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Progress noted in diplomatic talks on nuclear deal with Iran

US President Joe Biden wants to return to the agreement, however, and a US delegation in Vienna was participating in indirect negotiations with Iran, with diplomats from other world powers acting as intermediaries.

High-ranking diplomats from China, Germany, France, Russia and Britain advanced in Saturday’s talks focused on bringing the United States back to its historic nuclear deal with Iran, but said they needed more work and time to reach a future agreement.

After the meeting, Russia’s chief representative, Mikhail Ulyanov, tweeted that members of the Joint Global Action Plan, or JCPOA, “today noted the indisputable progress made in Vienna’s negotiations on the restoration of the nuclear deal.”

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“The Joint Commission will meet again at the end of next week,” wrote Ulyanov. “In the meantime, experts will continue to outline the elements of the future agreement.”

The US did not have a representative at the table when diplomats met in Vienna because former President Donald Trump unilaterally withdrew the country from the agreement in 2018. Trump also restored and increased sanctions to try to force Iran to renegotiate the pact with more concessions. .

US President Joe Biden wants to return to the agreement, however, and a US delegation in Vienna was participating in indirect negotiations with Iran, with diplomats from other world powers acting as intermediaries.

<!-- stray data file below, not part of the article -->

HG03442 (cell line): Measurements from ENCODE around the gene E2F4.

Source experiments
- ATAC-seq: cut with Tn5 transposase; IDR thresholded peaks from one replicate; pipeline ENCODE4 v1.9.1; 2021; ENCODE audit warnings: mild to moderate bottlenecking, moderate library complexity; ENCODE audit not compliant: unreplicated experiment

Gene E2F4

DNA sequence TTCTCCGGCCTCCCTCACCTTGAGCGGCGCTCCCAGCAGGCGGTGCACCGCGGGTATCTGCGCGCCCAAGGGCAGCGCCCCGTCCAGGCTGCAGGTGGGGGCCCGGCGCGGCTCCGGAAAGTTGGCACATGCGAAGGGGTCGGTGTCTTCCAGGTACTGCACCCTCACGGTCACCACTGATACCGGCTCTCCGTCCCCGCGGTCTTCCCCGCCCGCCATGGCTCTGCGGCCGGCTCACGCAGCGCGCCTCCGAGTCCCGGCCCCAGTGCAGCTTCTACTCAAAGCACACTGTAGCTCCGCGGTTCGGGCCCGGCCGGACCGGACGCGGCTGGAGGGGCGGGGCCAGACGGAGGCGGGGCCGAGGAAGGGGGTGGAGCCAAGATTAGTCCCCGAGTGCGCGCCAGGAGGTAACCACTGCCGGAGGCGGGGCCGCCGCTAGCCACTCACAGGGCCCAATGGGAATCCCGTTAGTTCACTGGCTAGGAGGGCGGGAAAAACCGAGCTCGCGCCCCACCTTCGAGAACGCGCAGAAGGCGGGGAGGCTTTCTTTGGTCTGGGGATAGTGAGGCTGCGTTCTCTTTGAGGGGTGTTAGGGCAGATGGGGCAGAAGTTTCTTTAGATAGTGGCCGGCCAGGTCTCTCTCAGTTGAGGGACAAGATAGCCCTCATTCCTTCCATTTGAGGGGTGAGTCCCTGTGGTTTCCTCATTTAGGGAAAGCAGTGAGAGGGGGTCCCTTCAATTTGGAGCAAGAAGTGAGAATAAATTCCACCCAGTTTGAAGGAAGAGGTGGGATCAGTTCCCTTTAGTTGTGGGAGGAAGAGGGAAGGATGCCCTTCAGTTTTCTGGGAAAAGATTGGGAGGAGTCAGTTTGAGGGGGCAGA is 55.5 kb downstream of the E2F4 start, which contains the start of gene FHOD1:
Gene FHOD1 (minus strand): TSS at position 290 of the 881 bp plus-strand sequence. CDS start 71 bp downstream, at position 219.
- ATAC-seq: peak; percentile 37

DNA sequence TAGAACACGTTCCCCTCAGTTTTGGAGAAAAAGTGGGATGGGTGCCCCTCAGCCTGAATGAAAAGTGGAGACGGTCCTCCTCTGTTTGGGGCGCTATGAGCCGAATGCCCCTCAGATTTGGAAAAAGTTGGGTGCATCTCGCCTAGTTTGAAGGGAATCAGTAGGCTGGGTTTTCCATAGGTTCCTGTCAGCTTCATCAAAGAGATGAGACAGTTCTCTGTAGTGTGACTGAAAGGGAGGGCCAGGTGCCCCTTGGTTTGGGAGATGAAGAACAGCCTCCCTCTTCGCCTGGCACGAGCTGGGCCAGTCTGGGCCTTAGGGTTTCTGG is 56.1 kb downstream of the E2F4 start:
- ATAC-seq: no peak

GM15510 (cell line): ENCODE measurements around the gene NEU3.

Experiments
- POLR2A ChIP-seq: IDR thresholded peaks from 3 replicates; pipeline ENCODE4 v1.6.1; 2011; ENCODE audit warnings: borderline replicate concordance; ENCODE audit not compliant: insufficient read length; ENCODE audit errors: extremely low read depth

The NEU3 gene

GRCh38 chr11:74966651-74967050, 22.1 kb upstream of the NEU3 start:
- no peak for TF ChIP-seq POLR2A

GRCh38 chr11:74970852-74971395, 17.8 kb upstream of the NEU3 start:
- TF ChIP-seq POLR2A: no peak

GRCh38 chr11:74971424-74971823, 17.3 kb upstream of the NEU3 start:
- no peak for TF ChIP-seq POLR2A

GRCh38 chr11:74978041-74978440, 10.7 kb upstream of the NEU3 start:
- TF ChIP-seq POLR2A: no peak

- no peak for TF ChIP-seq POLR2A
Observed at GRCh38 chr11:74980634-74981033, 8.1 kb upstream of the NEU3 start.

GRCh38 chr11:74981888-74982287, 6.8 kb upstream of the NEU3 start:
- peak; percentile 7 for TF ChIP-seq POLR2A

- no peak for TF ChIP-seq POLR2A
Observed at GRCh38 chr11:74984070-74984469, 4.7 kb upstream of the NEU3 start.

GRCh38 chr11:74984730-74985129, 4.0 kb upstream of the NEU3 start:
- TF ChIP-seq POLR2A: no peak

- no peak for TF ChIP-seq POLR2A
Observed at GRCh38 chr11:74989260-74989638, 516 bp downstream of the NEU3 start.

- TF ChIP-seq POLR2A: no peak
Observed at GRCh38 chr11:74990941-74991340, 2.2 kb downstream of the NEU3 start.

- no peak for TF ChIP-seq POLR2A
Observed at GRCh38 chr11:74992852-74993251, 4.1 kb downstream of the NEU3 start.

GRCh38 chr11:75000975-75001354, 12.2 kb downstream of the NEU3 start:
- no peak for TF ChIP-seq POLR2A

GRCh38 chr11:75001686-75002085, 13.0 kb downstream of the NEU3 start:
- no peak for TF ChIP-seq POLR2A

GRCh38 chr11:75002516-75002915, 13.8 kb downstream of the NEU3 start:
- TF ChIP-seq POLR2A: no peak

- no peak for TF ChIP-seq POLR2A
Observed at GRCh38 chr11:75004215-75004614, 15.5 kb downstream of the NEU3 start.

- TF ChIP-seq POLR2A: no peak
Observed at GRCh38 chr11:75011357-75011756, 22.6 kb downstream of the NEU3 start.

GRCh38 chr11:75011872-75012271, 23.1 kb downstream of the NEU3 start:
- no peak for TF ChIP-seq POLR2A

The Biden government is considering a reversal of some of the tougher Trump-era sanctions in an attempt to get Iran back into compliance with the nuclear deal, according to information from current and former U.S. officials and others familiar with the matter.

Before the main negotiations, Ulyanov said that JCPOA members met alongside officials from the US delegation, but that the Iranian delegation was not ready to meet with US diplomats.

The nuclear deal promised Iran economic incentives in exchange for restrictions on its nuclear program. The re-imposition of US sanctions has left the Islamic Republic’s economy in a somersault. Tehran has responded by steadily increasing its violations of the agreement’s restrictions, such as increasing the purity of the enriching uranium and its stocks, in an unsuccessful effort so far to pressure other countries to provide relief from sanctions.

The ultimate goal of the agreement is to prevent Iran from developing a nuclear bomb, something he insists it does not want to do. Iran now has enough enriched uranium to make a bomb, but nowhere near the amount it had before the nuclear deal was signed.

The negotiations in Vienna started in early April and included several rounds of high-level discussions. Groups of experts have also been working to resolve the problems surrounding US sanctions and Iran’s compliance, as well as the “possible sequencing” of the US’s return.

Outside the Vienna negotiations, other challenges remain.

An attack suspected of being carried out by Israel recently hit the Iranian nuclear facility at Natanz, causing unknown damage. Tehran retaliated by starting to enrich a small amount of uranium with up to 60% purity, its highest level ever.

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